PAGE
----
WASHINGTON: From record droughts to catastrophic floods, the world’s worst climate hotspots are seeing a surge in acute hunger, according to an Oxfam report that called on rich nations to drastically cut their emissions and compensate low-income countries.
The analysis, Hunger in a heating world, found that acute hunger had risen 123 per cent over six years in the ten most-affected nations, defined by the most number of UN weather appeals.
“The effects of severe weather events are already being felt,” Lia Lindsey, Oxfam America’s senior humanitarian policy advisory told AFP, adding the report was timed to pressure world leaders at the UN General Assembly to act.
The countries – Somalia, Haiti, Djibouti, Kenya, Niger, Afghanistan, Guatemala, Madagascar, Burkina Faso and Zimbabwe – have repeatedly been battered by extreme weather over the last two decades.
An estimated 48 million people across those countries suffer acute hunger, defined as hunger resulting from a shock and causing risks to lives and livelihoods and based on reports compiled by the World Food Programme.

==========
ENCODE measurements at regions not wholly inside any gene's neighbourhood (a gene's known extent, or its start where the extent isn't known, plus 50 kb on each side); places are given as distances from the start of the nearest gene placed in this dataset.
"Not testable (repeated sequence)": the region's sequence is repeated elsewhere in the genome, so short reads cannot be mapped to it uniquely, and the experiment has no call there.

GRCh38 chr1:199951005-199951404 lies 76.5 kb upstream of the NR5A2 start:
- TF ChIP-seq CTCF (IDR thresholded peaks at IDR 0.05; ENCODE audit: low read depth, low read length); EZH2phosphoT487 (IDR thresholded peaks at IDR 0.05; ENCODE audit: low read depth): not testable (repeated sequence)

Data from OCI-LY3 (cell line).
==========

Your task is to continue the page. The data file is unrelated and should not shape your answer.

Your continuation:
That figure is up from 21 million people in 2016; 18 million people are on the brink of starvation.
The report acknowledges the complexity surrounding the causes of global hunger, with conflict and economic disruption – including those from the COVID-19 pandemic – remaining key drivers.
“However, these new and worsening weather extremes are increasingly peeling away the abilities of poor people particularly in low-income countries to stave off hunger and cope with the next shock,” it said.
Somalia, for example, is facing its worst drought on record, forcing 1 million people to flee their homes.